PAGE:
Skip To Content

Support the Forward

Funded by readers like you DonateSubscribe

How to say kaddish for Bernie Madoff

When Alicia Jo Rabins wrote “A Kaddish for Bernie Madoff,” she had no idea it would come out the year Bernie Madoff actually died. “Wow. It’s an odd experience to have my phone blowing up because someone I’ve never met died in his 80s!” she said when I emailed her today.

Though the kaddish prayer is generally said for the dead, Rabins’ film is not about Madoff’s death at all. It began as a one-woman show that Rabins, the film’s author and star, conceived when she developed an obsession with the pyramid scheme mastermind during an artist’s residency in Manhattan, where she watched the market crash from her window. She adapted it into a movie with director Alicia J. Rose, whose expertise lies in directing visually rich music videos for artists such as Cake. (Yes, they’re both named Alicia and yes, it’s confusing; they go by AJo and ARo respectively to make things easier.)

The result is a hallucinogenic, experimental art piece grappling with identity and betrayal. There are mesmerizing sequences of synchronized swimmers and witchy rituals created by Rose. There are songs that Rabins composed based on interviews with financial risk analysts. There’s campy makeup and wigs so Rabins can play every character. None of it is really about Madoff. And yet the film, which is next screening at the Ashland Independent Film Festival, is poised to be the perfect template to understand and process the investor’s legacy in the wake of his death.

“It’s a kind of mystical vision of everything being interconnected,” Rabins said. “And that’s how the financial market works too. In modern finance, when there’s a crash on Wall Street, it affects the entire world, people across the world who have nothing to do with finance.”

The film poster for A Kaddish for Bernie Madoff

The film poster for A Kaddish for Bernie Madoff Courtesy of A Kaddish for Bernie Madoff

Rabins had heard that Madoff’s congregation in Palm Beach said kaddish for him, to excommunicate him. Though that turned out to be a false rumor, it raised a provocative question: How do we, as a community, handle someone like Madoff, someone who is one of us yet we don’t want to claim?

“I hated thinking of Madoff as a Jew. I mean, he’s pretty much the definition of bad for the Jews,” Rabins says in the film. And yet, she says, she can’t help but feel connected to him, and even feel some responsibility for his sins; he looks like her dad. In fact, she observes in the film, his Jewishness was core to his success — many of his victims came from the same community and trusted him as a fellow Jew, a pillar of the community.

This trust also reflected a deep desire on the part of his victims — not for insane wealth but for the safety promised by Madoff’s perfectly consistent results. “Someone rises to power simply by telling people what they want to hear,” Rabins wrote to me. “His returns were statistically impossible. So the fact that so many in the financial world bought into it reflects a sort of messianism, I think — a longing for someone who can transcend the limits of life on this earth.”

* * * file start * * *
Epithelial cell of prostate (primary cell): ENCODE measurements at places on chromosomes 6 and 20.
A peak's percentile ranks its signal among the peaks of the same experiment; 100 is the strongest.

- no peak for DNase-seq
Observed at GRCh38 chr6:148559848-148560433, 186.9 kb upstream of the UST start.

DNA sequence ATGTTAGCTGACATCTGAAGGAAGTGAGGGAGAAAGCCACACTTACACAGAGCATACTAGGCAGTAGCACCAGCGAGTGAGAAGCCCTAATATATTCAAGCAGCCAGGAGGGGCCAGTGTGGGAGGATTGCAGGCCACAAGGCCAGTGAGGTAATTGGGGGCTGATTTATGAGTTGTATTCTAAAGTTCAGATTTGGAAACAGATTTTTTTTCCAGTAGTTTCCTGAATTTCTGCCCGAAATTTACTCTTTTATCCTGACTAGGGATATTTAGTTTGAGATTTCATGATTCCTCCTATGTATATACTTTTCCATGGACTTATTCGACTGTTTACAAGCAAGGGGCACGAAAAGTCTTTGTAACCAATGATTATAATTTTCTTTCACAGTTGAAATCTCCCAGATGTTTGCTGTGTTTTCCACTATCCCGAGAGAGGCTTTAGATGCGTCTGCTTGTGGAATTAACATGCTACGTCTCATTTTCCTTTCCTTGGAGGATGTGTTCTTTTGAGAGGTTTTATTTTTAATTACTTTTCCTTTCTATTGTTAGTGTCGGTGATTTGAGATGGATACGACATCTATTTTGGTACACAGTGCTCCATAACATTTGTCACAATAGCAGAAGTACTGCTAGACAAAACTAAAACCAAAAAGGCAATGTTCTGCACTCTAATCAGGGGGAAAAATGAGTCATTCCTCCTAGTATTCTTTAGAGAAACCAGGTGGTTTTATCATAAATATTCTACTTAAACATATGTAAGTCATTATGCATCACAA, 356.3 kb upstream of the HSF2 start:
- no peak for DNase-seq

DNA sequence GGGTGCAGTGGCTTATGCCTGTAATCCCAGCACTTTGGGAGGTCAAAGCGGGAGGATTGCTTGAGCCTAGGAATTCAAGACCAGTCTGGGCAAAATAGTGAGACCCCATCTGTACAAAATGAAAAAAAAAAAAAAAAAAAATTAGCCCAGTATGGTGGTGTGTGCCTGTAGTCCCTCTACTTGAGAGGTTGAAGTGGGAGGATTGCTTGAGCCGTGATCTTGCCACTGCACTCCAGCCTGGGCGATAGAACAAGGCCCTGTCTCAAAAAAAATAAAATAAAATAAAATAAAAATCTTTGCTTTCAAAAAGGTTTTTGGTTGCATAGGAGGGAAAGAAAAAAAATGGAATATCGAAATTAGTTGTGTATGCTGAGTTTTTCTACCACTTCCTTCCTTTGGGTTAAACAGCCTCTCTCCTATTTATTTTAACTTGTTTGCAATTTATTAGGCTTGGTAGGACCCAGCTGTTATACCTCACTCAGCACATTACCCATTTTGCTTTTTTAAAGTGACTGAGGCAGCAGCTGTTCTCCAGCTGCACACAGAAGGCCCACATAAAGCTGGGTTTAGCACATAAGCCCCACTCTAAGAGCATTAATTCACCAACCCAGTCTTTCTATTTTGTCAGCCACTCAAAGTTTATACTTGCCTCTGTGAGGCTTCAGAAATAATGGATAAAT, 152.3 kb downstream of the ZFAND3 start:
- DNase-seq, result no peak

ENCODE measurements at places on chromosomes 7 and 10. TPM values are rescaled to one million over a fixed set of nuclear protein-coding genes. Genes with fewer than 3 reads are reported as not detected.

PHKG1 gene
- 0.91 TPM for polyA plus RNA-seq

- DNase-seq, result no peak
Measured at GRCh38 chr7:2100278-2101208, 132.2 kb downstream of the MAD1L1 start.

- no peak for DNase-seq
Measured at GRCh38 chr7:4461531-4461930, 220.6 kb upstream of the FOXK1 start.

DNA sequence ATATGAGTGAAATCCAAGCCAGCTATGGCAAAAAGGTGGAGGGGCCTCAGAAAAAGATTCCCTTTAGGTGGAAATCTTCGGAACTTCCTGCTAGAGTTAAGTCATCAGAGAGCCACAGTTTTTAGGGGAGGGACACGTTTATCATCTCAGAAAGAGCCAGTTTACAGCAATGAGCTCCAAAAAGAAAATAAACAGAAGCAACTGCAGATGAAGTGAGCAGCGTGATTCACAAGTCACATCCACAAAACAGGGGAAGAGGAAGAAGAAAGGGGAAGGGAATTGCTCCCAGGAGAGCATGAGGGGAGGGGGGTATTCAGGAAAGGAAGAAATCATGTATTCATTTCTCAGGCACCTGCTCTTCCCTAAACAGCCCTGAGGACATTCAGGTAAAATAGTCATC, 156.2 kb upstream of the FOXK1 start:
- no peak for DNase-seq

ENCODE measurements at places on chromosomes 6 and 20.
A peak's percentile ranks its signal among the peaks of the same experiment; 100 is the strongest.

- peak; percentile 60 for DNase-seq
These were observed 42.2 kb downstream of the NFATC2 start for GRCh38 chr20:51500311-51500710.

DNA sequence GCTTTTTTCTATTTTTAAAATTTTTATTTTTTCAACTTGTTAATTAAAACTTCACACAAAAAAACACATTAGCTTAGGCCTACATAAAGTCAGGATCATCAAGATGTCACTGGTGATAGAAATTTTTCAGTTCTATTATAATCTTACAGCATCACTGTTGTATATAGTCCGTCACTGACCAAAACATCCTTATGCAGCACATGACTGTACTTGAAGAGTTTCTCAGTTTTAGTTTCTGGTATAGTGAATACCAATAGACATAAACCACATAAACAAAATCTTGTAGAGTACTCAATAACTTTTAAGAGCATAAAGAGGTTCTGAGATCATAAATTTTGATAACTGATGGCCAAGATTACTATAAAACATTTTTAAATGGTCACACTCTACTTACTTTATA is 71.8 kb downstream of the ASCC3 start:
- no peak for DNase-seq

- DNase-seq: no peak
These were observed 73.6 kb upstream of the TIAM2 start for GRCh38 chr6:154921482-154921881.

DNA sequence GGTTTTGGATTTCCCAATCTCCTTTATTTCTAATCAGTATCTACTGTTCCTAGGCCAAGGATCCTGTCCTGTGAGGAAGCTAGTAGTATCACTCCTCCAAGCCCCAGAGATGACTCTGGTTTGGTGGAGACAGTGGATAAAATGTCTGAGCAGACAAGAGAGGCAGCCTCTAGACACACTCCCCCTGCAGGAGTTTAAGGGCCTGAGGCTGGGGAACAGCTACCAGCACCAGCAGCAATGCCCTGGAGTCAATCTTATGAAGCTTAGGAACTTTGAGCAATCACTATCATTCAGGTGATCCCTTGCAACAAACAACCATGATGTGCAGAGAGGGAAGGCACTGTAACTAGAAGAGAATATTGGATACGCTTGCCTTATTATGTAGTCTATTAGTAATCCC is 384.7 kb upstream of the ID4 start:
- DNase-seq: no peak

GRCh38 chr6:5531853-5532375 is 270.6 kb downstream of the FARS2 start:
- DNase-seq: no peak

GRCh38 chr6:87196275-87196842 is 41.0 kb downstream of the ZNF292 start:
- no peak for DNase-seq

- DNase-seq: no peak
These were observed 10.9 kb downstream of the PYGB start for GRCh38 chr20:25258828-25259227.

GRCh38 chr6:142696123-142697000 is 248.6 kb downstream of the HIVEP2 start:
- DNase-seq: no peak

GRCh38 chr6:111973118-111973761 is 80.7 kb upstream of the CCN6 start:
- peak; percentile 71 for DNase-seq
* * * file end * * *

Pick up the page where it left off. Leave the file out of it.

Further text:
“I’ve always thought of Madoff as a cipher at the center of this film,” she added. “It’s about the part of each of us that wants things to be neater than they are, that wants the possibility of infinite expansion in the economy and in our lives and the lives of those we love.”

Rose — who did not, at least initially, have the same obsession with Madoff that Rabins had — was drawn to the project by its resonances to our current world, especially with the rise of Trump. “We don’t only say the kaddish for Bernie, we also use it to mourn the pain the victims suffered by his thoughtless crimes, and investigate the massive system that allowed him (and other sociopaths like him) to function for decades,” she wrote to me in the wake of Madoff’s death. As the film points out, kaddish is a ritual for the living, not the dead, helping those hurt process their grief.

Rabins in costume during a scene from the film.

Rabins in costume during a scene from the film. Courtesy of A Kaddish for Bernie Madoff

But it’s not all forgiveness and compassion; in one scene, Rabins ritualistically chants biblical curses for Madoff, of harvests decimated by locusts and children that will die — curses that have come true, with the death of both of Madoff’s sons before Madoff himself died, she pointed out.

With Madoff death in prison, it seems as though the biblical curses have been fully realized, and it’s time for the final Jewish ritual — kaddish. “I wonder if anyone will actually say kaddish for Bernie Madoff, now that he’s actually dead,” mused Rabins. “I doubt it.” And yet, she already has.

The 2021 Ashland Independent Film Festival begins April 15.


Republish This Story

Please read before republishing

We’re happy to make this story available to republish for free, unless it originated with JTA, Haaretz or another publication (as indicated on the article) and as long as you follow our guidelines. You must credit the Forward, retain our pixel and preserve our canonical link in Google search.  See our full guidelines for more information, and this guide for detail about canonical URLs.

To republish, copy the HTML by clicking on the yellow button to the right; it includes our tracking pixel, all paragraph styles and hyperlinks, the author byline and credit to the Forward. It does not include images; to avoid copyright violations, you must add them manually, following our guidelines. Please email us at [email protected], subject line “republish,” with any questions or to let us know what stories you’re picking up.

We don't support Internet Explorer

Please use Chrome, Safari, Firefox, or Edge to view this site.